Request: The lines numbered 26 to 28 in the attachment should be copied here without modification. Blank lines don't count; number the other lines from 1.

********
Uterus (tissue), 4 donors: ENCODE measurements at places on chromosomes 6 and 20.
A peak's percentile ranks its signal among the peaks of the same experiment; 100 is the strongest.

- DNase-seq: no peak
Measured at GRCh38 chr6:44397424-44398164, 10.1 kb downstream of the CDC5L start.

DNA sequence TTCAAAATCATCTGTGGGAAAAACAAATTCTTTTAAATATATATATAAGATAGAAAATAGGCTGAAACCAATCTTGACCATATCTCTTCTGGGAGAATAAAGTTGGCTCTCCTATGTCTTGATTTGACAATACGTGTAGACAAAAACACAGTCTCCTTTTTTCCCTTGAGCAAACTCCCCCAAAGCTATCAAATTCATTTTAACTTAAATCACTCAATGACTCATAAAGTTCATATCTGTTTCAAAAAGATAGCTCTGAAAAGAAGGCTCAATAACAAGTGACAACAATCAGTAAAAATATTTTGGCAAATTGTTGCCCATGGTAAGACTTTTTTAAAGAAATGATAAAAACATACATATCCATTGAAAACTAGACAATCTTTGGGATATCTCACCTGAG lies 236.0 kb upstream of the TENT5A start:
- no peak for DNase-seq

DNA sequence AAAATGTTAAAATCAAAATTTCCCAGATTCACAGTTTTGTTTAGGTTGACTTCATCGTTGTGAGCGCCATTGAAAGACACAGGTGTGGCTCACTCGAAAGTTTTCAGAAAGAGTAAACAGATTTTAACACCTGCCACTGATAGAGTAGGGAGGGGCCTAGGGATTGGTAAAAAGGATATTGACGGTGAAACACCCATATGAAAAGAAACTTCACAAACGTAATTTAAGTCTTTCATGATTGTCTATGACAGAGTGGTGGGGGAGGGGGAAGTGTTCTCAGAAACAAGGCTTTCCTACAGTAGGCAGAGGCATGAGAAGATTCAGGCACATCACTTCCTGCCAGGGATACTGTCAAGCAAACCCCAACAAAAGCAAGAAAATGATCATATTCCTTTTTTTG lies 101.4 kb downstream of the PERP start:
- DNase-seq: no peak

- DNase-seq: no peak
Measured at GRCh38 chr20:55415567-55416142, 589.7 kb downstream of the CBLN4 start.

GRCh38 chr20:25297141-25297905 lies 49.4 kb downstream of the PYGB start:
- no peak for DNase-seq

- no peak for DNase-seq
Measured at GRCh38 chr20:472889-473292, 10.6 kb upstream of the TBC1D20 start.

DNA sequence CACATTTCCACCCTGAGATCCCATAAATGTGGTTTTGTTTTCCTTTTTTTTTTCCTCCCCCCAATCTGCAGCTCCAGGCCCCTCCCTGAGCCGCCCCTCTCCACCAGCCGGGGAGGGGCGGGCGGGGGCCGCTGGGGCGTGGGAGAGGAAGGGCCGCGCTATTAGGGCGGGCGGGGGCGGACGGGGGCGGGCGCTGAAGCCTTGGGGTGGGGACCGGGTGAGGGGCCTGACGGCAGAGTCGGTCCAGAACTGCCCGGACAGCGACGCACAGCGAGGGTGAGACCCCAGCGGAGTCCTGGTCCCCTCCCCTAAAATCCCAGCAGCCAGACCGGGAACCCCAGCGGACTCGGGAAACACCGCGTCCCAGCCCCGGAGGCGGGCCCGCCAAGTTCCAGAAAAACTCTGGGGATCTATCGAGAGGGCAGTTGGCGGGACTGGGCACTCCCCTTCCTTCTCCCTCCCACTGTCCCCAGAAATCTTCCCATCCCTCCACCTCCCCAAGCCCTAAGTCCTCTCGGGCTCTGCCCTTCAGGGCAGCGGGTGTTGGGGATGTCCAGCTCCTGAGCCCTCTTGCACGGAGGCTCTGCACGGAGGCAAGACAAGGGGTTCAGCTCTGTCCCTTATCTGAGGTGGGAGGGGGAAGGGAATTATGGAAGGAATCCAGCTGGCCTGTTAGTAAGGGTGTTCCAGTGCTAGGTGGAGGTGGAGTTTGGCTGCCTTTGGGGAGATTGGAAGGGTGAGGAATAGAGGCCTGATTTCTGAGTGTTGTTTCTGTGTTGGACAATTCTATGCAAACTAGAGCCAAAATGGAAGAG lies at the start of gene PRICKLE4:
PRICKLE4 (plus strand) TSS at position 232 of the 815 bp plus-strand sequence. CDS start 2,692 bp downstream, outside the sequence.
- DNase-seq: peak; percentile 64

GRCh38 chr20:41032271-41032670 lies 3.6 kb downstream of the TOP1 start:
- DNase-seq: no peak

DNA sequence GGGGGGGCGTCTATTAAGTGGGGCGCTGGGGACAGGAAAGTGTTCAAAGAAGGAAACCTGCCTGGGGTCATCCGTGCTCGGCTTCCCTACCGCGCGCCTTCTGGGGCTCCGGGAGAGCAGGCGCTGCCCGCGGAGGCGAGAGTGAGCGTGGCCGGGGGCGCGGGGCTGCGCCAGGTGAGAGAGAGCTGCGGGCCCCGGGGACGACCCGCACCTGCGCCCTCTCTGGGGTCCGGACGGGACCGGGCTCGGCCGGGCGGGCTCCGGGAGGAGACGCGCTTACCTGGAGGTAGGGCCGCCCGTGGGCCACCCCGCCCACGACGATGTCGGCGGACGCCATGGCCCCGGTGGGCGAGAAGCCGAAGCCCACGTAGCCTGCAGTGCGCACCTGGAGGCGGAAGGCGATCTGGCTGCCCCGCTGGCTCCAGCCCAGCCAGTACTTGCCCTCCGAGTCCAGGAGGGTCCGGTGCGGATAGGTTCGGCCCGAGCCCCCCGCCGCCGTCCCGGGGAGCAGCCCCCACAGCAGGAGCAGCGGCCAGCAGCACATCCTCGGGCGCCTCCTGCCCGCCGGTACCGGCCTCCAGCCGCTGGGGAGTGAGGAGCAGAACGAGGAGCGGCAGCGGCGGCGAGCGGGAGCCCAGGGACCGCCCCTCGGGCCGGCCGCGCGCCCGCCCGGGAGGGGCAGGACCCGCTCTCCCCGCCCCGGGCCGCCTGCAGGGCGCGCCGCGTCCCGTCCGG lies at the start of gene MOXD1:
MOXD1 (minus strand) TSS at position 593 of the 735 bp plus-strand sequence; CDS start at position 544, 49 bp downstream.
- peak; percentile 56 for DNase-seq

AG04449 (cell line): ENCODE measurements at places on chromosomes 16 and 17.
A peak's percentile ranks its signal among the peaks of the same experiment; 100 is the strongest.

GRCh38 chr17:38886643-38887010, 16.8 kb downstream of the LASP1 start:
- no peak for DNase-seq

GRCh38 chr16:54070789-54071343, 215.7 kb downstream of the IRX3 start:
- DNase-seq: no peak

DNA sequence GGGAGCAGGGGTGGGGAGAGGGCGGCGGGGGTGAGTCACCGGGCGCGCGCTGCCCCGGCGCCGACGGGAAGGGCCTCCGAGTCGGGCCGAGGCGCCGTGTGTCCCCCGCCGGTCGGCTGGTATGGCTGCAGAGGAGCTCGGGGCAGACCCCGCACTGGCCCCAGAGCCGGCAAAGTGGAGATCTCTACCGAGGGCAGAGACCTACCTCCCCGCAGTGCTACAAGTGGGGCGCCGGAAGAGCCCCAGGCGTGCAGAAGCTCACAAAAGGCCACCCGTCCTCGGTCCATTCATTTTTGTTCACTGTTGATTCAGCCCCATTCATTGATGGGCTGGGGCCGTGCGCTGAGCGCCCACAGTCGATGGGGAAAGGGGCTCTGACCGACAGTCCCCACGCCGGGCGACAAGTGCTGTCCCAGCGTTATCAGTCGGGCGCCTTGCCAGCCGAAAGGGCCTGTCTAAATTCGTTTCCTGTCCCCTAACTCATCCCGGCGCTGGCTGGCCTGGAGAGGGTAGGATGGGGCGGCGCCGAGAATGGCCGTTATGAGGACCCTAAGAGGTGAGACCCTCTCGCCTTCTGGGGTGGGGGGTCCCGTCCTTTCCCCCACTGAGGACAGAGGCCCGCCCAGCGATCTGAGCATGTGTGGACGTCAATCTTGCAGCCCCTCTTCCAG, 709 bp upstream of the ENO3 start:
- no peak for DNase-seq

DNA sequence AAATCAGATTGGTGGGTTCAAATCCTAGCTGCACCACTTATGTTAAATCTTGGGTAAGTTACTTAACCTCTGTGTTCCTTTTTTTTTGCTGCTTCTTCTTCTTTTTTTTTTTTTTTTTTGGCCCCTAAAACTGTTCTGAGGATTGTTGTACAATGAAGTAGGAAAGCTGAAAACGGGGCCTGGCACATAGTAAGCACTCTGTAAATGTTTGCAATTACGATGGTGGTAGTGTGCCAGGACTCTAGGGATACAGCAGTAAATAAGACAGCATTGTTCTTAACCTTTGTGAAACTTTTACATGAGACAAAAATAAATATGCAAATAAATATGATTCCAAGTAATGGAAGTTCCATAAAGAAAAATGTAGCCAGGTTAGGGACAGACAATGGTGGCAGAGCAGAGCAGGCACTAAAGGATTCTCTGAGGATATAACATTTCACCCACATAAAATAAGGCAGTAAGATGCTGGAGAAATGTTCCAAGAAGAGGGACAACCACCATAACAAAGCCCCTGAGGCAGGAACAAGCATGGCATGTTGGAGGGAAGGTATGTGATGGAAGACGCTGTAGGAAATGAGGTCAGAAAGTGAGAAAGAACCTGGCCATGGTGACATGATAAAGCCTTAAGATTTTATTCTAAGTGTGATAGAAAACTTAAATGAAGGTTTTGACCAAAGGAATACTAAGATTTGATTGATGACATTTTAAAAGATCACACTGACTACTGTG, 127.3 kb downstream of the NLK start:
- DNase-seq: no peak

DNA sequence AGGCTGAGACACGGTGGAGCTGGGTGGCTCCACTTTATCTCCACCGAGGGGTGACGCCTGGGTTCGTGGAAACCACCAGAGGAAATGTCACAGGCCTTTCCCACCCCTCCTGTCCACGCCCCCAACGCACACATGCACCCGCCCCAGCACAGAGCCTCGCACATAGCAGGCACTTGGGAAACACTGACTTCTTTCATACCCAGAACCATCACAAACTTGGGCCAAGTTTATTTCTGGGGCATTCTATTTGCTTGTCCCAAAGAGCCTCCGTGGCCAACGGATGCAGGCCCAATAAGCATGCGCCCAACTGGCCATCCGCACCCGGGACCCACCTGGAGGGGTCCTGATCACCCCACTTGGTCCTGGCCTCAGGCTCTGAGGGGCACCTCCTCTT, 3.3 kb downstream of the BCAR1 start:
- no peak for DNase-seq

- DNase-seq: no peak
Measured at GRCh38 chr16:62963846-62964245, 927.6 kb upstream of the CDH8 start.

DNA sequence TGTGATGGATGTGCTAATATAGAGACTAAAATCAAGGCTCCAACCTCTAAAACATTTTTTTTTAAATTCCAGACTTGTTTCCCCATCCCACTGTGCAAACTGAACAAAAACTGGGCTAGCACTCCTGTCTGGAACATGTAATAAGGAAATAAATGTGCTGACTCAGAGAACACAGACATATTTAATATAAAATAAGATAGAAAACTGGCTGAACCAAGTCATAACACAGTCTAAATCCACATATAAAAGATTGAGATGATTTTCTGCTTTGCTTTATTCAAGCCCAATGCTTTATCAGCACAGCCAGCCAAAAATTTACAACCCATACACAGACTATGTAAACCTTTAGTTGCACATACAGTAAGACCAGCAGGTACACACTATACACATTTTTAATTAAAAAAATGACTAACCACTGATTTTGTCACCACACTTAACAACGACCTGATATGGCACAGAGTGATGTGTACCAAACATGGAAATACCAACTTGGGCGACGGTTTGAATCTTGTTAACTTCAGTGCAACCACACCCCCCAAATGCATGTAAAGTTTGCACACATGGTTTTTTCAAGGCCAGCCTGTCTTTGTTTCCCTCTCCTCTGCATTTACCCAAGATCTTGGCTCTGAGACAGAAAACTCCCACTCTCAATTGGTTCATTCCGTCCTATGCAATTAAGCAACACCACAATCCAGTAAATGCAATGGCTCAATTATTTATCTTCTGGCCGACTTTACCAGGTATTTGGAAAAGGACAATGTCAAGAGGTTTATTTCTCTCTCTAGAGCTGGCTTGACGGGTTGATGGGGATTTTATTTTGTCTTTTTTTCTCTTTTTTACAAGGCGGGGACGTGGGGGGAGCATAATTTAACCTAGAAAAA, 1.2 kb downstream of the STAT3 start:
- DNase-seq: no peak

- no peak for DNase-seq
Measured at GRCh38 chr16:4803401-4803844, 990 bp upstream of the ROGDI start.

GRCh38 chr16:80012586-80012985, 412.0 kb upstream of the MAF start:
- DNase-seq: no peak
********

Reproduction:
- no peak for DNase-seq

GRCh38 chr16:54070789-54071343, 215.7 kb downstream of the IRX3 start:
- DNase-seq: no peak